The Perfect Girl: A Novel
Avid thriller readers are experiencing the whirlwind of a trend toward releases featuring women who are “unreliable narrators.” That trend makes sense from a publishing point of view given the success of Gone, Girl and The Girl on the Train and The Good Girl (the best of the bunch). It would make a lot better sense, however, if the industry’s decision-makers focused more on the quality of individual works than the rush to fill the shelves with as many of these books as possible.
Gilly Macmillan’s The Perfect Girl is the best evidence of this. It’s the second book by the enormously talented author of What She Knew, which earned rave reviews and was nominated for an Edgar Award.
Its lead character is Zoe Maisey, a 17-year-old music prodigy who has been released from juvenile lockup for her role in a car accident that killed three classmates. In the atmospherically suspenseful first chapter, narrated by Zoe, readers feel her nervous anticipation in the moments leading up to her first concert following her release. At the end of that short, perfectly written chapter, we learn her mother has but a few hours to live.
From there, the stage gets crowded by several more players. These include Sam, the lawyer who defended Zoe after the accident; Zoe’s aunt Tessa (the sister of her mother, Maria), who’s having an affair with Sam; Richard, Tessa’s alcoholic husband; and Lucas, Zoe’s stepbrother, who’s also a gifted musician.
All of these characters are interesting people, and all have secrets and perspectives on the accident and Zoe’s attempts to recover from it through her “Second Chance Life.” Macmillan gives all of them ample time and attention and reveals the working of their minds with richly detailed scenes.
This might appeal to readers who enjoy a languid pace, but it will frustrate those who want a swift, gripping read. Some of the problem can be attributed to the book’s structure. In the best stories told through multiple first-person narrators, the intrigue builds as different characters offer different perspectives that give readers a wonderful “nothing is as it seems” sensation. Unfortunately some readers will feel a sense of inertia due to the density of the narrative and deep dives into the psyches of every character.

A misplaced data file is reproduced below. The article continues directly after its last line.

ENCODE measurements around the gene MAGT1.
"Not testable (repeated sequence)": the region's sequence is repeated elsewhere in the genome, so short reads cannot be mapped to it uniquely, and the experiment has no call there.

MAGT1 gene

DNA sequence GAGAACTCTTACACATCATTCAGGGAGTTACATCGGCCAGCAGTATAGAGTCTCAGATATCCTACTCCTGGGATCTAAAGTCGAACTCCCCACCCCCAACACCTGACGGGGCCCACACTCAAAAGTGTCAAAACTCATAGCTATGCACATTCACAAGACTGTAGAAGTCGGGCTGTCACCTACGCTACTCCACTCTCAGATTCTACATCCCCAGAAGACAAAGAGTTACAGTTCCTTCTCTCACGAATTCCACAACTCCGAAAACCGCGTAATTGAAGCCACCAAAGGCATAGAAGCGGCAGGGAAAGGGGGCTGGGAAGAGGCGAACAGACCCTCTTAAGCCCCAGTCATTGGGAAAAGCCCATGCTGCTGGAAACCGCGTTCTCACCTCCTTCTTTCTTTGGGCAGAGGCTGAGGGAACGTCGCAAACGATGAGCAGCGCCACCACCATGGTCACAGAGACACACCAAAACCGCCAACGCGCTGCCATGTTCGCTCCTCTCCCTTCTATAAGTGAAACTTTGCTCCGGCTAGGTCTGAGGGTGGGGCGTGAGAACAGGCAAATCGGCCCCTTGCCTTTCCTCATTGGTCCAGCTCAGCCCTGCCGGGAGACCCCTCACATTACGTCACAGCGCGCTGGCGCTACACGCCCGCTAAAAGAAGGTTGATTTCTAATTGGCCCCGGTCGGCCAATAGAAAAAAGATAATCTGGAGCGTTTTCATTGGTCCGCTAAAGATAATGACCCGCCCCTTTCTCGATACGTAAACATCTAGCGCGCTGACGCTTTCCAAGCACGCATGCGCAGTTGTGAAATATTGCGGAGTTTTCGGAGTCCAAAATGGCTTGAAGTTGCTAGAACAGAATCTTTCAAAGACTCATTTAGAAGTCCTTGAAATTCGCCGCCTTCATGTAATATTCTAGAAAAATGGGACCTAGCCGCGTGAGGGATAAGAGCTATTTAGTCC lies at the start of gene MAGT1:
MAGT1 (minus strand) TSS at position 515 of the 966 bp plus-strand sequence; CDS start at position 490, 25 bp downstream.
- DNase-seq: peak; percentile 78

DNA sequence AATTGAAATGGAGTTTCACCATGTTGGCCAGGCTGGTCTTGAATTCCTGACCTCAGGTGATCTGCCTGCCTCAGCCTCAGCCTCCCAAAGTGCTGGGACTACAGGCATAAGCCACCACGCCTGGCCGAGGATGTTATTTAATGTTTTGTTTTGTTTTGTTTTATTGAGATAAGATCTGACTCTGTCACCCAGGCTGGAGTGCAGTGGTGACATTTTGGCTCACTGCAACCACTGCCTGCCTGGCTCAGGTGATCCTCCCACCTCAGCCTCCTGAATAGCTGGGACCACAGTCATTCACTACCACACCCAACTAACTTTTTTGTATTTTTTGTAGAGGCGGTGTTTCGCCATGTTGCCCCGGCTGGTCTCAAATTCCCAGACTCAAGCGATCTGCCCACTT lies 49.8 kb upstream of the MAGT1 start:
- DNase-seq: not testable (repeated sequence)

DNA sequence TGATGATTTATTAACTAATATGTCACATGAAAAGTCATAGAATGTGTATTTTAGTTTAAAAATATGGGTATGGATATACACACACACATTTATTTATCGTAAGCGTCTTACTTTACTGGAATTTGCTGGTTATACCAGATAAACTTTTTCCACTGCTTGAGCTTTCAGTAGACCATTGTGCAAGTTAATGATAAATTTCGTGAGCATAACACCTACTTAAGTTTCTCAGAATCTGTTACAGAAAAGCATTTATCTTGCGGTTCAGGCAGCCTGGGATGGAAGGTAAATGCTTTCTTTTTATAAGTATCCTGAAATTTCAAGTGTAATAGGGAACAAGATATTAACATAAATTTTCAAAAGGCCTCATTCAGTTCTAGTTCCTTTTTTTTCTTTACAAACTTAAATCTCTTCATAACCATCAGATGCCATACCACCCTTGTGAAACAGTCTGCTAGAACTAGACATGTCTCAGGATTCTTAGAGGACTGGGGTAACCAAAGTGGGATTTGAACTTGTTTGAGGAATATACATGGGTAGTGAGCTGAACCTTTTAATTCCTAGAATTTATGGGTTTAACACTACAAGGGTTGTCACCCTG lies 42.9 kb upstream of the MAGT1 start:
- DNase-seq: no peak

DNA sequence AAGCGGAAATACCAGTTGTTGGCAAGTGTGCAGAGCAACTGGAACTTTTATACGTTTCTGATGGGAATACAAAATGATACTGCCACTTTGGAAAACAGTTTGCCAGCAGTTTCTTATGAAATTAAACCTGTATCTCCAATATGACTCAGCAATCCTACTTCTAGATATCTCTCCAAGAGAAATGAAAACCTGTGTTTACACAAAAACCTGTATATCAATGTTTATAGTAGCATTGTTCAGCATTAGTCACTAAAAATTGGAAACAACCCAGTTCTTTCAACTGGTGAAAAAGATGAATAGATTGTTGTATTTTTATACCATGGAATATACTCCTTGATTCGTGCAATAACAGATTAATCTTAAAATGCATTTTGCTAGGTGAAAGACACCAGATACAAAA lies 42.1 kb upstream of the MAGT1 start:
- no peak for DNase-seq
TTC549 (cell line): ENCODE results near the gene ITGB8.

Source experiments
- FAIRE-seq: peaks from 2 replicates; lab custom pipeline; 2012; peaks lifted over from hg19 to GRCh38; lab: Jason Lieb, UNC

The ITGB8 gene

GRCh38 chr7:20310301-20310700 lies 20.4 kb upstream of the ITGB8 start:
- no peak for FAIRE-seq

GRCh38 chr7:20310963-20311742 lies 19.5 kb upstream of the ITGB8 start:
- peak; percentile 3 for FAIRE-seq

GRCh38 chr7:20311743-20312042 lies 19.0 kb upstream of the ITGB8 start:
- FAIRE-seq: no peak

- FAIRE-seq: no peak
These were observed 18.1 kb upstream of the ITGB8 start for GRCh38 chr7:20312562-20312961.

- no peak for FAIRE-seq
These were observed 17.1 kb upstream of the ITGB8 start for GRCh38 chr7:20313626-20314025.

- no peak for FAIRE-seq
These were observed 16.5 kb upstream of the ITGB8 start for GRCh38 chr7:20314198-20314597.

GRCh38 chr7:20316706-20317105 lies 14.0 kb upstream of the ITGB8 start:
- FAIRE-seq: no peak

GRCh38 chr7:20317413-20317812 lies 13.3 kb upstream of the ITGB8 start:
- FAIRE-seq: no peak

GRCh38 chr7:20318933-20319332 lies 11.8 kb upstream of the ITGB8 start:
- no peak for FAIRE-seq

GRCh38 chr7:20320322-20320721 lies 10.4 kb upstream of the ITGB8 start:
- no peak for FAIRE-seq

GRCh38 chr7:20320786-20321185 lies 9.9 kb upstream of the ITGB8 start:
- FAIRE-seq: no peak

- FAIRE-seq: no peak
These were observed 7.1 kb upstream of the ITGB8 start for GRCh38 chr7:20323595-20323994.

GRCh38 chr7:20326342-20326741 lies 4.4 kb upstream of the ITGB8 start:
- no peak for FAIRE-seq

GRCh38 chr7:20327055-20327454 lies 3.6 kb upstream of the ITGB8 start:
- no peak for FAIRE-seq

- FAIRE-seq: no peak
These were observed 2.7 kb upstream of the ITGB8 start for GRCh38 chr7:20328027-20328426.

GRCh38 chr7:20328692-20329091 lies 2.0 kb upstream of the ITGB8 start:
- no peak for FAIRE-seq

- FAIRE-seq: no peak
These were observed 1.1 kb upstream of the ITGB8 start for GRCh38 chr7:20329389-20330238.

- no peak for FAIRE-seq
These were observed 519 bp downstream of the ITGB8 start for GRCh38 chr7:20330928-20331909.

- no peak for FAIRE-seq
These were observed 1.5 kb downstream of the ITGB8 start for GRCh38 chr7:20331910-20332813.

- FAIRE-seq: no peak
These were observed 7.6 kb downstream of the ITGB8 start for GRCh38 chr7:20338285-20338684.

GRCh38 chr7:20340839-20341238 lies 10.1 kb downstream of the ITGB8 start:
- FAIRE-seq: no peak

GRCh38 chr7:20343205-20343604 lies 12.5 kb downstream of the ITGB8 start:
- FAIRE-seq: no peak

They may also feel a disconnect between the back cover synopsis and the way the drama plays out. While most of the events take place within a span of 24 hours, the book reads as if it’s a narrative for an entire year of a television series, or a Big Movie with several big name actors—all of whom demand ample screen time. In this case, readers will know Zoe’s the one who’s going to be up for Best Actress, but many may often feel distracted by, and mired in, the mental meanderings of the other players.
Others who favor a different kind of book may feel differently about this one. This story could in fact have a lot of appeal for readers in search of a contemporary family drama interweaving sexual affairs, criminal pasts, addictions, and teen angst—all wrapped around a tragic accident and subsequent murder.
Those looking for genuine thrills might be disappointed as they drift through more than 400 pages of thoughtful prose in order to find out how it all happened. They may also feel as if they’re being offered a product hastily packaged to meet the industry’s perception of what the public demands.
Even so, they will likely acknowledge the talent behind the work and be open to future books that transcend the trend and stay true to the compelling storytelling that made Macmillan a star.